Location: Larende Caddesi
Yarn-Makers Mosque (İplikçi Camii)
Only the mosque remains of this religious complex, built in 1201, which stood in Alaeddin Caddesi to the east of the old citadel in Konya. The site was initially endowed by a family of yarn manufacturers, hence the name. The square building has two oval domes and one round, and stands on 12 huge 'elephant-foot' columns with a richly decorated prayer niche made from marble. Both Mevlana and his father once taught here.
Location: Alaeddin Caddesi
Tower Mosque (Kapı Camii)
The Tower Mosque was constructed in 1658, but after falling into disrepair was reconstructed in 1811. Ten pillars support the roof of the eight-domed mosque and there is a collection of 14th and 15th century garments in a room inside the building.
Avid collector Ahmet Izzet Koyunoǧlu, a member of one of Konya's oldest families, bequeathed his bizarre and eccentric collection of artifacts, art, ethnography objects, geological items, and just plain stuff, to the city of Konya when he died. The building is a treasure-trove of scatterbrained, weird and wonderful exhibits that range from rare paintings, manuscripts and carpets to stuffed animals and clocks.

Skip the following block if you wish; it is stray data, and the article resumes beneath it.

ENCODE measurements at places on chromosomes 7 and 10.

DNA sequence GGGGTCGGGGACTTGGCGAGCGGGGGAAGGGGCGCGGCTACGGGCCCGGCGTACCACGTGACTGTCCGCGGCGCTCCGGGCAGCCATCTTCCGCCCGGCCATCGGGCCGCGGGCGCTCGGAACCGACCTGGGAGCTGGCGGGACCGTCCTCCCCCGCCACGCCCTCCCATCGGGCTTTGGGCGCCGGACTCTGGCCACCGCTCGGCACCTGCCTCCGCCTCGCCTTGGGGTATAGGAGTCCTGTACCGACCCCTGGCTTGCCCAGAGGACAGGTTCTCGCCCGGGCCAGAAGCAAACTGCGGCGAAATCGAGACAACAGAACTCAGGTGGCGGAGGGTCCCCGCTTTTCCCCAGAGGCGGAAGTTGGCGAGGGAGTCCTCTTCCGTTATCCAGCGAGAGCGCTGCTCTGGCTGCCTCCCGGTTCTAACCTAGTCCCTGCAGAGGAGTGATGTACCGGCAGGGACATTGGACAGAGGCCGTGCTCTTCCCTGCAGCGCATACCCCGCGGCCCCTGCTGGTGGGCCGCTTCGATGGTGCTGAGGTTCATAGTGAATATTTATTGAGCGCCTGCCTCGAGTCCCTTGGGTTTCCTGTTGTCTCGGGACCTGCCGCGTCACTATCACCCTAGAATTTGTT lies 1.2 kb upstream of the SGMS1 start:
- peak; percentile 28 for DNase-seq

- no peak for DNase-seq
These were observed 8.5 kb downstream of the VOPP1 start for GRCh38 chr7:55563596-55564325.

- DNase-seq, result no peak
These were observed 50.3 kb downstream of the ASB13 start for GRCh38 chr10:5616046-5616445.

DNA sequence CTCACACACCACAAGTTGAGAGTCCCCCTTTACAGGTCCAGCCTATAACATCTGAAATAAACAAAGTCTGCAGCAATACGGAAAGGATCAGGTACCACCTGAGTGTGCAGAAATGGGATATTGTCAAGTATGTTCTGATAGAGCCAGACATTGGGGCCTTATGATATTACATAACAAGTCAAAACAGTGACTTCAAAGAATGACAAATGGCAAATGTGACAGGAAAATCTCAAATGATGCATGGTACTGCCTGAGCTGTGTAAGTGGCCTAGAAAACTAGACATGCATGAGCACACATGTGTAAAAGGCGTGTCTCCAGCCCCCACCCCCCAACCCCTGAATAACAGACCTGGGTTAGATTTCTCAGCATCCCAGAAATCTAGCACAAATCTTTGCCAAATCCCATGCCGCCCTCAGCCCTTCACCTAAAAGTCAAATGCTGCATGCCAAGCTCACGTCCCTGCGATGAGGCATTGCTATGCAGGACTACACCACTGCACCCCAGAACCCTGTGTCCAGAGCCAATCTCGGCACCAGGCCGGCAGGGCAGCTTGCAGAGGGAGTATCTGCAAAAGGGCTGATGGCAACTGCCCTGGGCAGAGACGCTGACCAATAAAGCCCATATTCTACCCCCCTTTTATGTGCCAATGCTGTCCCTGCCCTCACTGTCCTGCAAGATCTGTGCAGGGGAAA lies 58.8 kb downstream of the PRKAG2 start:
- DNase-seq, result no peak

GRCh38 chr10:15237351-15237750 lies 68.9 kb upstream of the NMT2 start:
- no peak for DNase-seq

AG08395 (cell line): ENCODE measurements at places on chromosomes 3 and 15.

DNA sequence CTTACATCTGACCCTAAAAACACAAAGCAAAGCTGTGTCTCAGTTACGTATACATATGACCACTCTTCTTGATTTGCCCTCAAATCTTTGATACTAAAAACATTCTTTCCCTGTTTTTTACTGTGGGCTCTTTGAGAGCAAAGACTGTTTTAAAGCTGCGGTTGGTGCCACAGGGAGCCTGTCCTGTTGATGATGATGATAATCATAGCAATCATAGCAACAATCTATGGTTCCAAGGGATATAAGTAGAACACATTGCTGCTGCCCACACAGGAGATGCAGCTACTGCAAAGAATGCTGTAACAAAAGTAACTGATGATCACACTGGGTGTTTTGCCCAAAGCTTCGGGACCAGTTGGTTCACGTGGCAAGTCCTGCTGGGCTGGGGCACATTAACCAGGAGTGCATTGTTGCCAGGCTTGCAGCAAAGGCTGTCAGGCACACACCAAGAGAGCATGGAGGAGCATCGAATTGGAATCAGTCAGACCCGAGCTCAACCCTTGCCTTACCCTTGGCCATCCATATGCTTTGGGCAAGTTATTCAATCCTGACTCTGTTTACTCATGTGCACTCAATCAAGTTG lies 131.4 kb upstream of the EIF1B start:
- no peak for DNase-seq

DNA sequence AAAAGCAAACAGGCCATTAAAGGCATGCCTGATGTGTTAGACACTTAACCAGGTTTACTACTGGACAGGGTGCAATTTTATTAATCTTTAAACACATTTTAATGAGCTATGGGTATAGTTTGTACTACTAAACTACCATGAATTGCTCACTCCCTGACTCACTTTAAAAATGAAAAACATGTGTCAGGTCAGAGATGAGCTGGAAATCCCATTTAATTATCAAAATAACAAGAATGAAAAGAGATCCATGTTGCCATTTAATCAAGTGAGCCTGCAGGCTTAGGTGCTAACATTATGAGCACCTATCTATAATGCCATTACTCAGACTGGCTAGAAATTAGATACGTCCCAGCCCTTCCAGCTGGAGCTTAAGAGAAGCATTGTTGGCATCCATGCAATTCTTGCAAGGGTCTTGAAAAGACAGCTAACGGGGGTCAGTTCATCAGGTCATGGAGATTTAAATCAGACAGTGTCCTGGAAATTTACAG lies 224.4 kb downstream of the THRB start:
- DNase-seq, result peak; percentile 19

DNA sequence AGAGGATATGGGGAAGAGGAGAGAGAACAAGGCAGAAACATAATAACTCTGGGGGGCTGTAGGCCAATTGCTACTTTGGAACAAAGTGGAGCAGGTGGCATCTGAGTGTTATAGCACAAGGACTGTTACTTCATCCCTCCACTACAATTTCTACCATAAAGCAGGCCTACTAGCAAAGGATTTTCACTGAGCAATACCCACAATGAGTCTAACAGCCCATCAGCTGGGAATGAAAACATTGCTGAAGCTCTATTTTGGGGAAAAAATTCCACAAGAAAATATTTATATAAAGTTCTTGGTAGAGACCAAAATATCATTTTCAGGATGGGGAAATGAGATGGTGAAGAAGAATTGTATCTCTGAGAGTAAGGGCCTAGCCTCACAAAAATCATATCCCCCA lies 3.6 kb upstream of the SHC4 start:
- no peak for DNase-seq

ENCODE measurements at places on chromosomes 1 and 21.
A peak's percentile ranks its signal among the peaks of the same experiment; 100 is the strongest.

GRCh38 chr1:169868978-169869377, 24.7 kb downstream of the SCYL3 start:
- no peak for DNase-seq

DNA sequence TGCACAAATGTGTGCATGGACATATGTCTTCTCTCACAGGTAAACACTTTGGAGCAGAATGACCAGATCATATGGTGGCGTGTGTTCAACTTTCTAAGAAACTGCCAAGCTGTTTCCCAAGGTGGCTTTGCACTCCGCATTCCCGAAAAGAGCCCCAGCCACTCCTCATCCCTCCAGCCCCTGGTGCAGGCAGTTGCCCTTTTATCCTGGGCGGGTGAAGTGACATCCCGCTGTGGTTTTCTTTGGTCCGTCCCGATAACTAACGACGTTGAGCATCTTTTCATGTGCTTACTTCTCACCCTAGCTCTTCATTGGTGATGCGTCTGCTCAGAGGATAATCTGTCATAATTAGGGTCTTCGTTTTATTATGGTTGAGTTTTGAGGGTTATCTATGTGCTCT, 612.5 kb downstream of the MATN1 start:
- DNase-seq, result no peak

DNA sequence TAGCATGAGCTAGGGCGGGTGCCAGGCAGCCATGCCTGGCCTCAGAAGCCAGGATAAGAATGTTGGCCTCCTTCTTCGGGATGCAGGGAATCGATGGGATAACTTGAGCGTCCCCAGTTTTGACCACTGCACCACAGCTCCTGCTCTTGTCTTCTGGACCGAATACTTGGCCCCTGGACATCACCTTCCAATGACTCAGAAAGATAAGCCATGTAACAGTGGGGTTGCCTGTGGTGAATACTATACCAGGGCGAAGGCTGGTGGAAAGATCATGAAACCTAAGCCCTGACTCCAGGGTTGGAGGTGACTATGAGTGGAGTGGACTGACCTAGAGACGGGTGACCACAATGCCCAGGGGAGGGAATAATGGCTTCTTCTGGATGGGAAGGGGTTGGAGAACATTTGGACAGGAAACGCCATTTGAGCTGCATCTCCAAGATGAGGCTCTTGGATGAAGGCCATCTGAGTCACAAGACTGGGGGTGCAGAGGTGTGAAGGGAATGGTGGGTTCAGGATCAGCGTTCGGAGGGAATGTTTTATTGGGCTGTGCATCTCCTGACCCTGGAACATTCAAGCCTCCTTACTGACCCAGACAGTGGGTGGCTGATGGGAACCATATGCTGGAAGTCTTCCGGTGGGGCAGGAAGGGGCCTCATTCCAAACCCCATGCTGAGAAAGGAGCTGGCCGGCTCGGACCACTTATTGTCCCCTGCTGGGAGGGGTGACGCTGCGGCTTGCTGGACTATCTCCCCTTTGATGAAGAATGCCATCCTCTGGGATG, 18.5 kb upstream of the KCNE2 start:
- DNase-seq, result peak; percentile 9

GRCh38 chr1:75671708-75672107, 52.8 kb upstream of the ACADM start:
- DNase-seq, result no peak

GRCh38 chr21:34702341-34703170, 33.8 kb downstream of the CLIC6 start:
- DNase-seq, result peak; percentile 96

Location: Kerimler Caddesi
Sahib-i Ata Külliyesi
This religious complex comprises a mosque, dervish lodge, türbe and baths and was built between 1258 and 1283. The grandly ornate portal gate is beautifully decorated and the mosque interior has a gorgeous blue tile prayer niche. The dervish lodge, with its beautifully restored blue tile and red brick interior, has been made into a museum with an interesting collection of religious artifacts.
Location: Larende Caddesi